Thursday, April 6, 2017


It started out as a medical aid request and ended up as a large animal rescue call-out. Except for the plane crash last month, it also ended up being one of the biggest media stories for our agency in the past year. Apparently, animal interest stories "have more legs" than human interest stories.

It started with a paramedic squad being dispatched for a medical aid request on a major street in town. When they arrived, they found no injured humans, but a horse trapped in a subsurface utility vault containing the pipes that supplied a nearby apartment complex. The vault was located at least partially in the sidewalk and was covered by some sort of boilerplate metal panels. The panels or supporting structure failed under the weight of the horse and it's rider. The rider was not injured in the mishap, but the horse ended up stuck in the vault. He was not happy about it.

The engine company that shares the station with the squad arrived and requested the Horse - Animal Rescue Team (H.A.R.T.)  The HART team is stationed at our USAR station and is staffed by USAR team members with additional, specialized, training. It was at about this time when I decided to respond and take some photos.

 Though not deep, the large piping in the vault kept the horse from gaining foothold. As time passed, he became more agitated. The HART guys decided that the best course of action would be to use a small crane or boom-truck as a high anchor point, then hoist and pivot the horse away from the vault. Once the plan was developed, the appropriate requests were made. There was a 45 minute eta on the crane and about a 30 minute eta on a veterinarian. The vet is needed to sedate the horse, which prevents further injury to it and reduces risk of injury to the rescuers.

The vet arrived and assessed the horse, the crane was on it's way. The horse appeared to be in significant distress. Every time it began to thrash, it's torso and limbs impacted the piping and other sharp metal objects in the vault. Honestly, it was awful to watch.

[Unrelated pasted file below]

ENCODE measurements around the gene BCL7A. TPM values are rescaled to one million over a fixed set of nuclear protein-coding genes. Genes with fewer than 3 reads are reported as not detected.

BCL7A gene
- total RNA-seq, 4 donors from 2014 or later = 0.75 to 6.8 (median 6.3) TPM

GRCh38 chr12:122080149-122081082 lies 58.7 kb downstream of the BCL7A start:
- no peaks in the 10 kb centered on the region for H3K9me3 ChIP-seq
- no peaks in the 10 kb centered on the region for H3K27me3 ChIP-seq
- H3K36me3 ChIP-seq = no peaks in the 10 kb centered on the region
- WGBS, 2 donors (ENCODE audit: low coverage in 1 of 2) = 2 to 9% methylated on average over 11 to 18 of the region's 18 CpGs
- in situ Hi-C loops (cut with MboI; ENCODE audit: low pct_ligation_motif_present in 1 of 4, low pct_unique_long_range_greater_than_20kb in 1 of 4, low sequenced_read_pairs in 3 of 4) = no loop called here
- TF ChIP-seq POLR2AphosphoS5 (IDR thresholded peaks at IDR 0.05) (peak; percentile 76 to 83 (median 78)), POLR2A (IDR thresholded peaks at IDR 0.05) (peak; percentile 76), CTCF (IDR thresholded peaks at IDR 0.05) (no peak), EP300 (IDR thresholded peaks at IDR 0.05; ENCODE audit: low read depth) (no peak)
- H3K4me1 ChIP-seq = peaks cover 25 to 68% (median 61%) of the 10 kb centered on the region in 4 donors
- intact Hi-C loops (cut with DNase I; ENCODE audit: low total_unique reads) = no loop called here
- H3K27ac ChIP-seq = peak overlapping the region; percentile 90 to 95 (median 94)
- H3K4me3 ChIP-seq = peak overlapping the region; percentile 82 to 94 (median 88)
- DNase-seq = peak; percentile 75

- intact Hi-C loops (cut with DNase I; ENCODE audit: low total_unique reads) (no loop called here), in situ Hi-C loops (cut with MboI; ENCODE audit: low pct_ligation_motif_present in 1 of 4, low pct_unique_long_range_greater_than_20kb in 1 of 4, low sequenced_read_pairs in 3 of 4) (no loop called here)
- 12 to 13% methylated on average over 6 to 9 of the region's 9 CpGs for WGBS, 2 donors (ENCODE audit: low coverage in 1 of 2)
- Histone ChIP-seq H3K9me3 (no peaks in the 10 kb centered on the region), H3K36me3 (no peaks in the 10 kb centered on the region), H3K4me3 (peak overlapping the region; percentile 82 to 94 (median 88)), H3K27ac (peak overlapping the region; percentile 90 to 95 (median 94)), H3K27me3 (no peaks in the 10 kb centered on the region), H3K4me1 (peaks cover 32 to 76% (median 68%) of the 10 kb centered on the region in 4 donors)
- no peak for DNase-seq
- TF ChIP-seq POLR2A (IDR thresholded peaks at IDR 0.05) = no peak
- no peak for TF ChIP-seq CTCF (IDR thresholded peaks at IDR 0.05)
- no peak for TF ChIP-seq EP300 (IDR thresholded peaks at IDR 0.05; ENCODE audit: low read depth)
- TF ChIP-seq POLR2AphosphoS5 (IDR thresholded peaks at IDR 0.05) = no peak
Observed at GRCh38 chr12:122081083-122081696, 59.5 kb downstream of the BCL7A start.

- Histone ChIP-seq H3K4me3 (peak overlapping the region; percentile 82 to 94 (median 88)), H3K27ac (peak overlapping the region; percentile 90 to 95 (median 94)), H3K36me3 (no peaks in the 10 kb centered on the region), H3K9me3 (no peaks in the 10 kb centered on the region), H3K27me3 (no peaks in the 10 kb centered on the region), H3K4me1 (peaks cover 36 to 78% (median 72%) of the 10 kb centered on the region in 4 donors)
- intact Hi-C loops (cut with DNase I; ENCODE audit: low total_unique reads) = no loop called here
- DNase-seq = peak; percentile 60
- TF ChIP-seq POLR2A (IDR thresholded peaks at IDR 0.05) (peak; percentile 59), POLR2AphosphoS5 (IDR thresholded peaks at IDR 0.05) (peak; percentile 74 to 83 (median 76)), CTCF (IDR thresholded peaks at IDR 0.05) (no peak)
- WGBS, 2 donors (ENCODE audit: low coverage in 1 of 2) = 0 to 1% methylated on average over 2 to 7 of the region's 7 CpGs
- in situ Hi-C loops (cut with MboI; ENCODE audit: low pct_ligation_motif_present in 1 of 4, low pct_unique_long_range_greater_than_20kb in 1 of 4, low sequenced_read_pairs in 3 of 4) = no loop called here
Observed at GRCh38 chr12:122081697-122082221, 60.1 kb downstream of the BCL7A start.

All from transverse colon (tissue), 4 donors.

While waiting for the crane, the HART guys were able to remove the boilerplate covers from the vault and place straps around the horse. The vet returned to her truck to get medication and a helmet.

About this time, the horse decided that it had had enough. Somehow, it was able to gain enough footing to get close to getting out. The added pulling from guys on the straps and the rider on the halter provided enough energy to get the horse out of the vault.

The vet examined the horse and said that it appeared to be in pretty good shape, other than some lacerations that would need suturing.

I was amazed, I was thinking that things were not going to end well - I wasn't the only one to have that opinion BTW.  I am glad that I was wrong in my assessment, everybody left the scene pretty good about the way things ended up.

The PIO that night said his phone was ringing all night from the media wanting info. I received calls/messages from Fox News and the Associated Press wanting permission to use my photos.

You just never know what stories "have legs".

Thanks for reading.

Saturday, April 1, 2017

Fun With a New Lens

I am going to Alaska and Canada later on in the year and I wanted to get a  long lens to capture images of nature that my existing lens collection cannot. Due to the almost 10% sales tax that is collected in my city, I ordered one from B&H photo in N.Y. City and waited for the U.P.S. guy. A few days later, the lens, a case of toilet paper and some K-Cup coffee show up on the porch. was having free shipping on the t.p. and the coffee - I can't drive to Costco without spending a ton, so on-line works for us. What a country.

I hadn't a chance to use the new lens until Fri. evening, after I got off from my part-time retirement gig. As nothing was burning ( a good thing) I headed out to the airport, Things were being set up for today's airshow, which presented some photo opportunities not usually available.

 WWII era SNJ Navy version of the AT-6

Another SNJ retracts the gear after lifting off.

Flight of three AT-6s/SNJs overhead. 400mm focal length.

Riverside P.D. Air 1 sneaks away from the P.D. hangar. Taken 
from across the field. This was cropped a little to add zoom.

Loadmaster on this C-17 shows some
folks around. I have flown on this same 
aircraft, an experience I will never forget.

A P-51 flew did a few low passes while I was there.

I am very happy with the lens, though I need to read the manual and practice with it to improve efficiency. You-tube may help with this as well. I am amazed at the level of sharpness it seems capable of, how fast it can focus I hope it works equally well shooting bears, moose and icebergs.

Thanks for reading,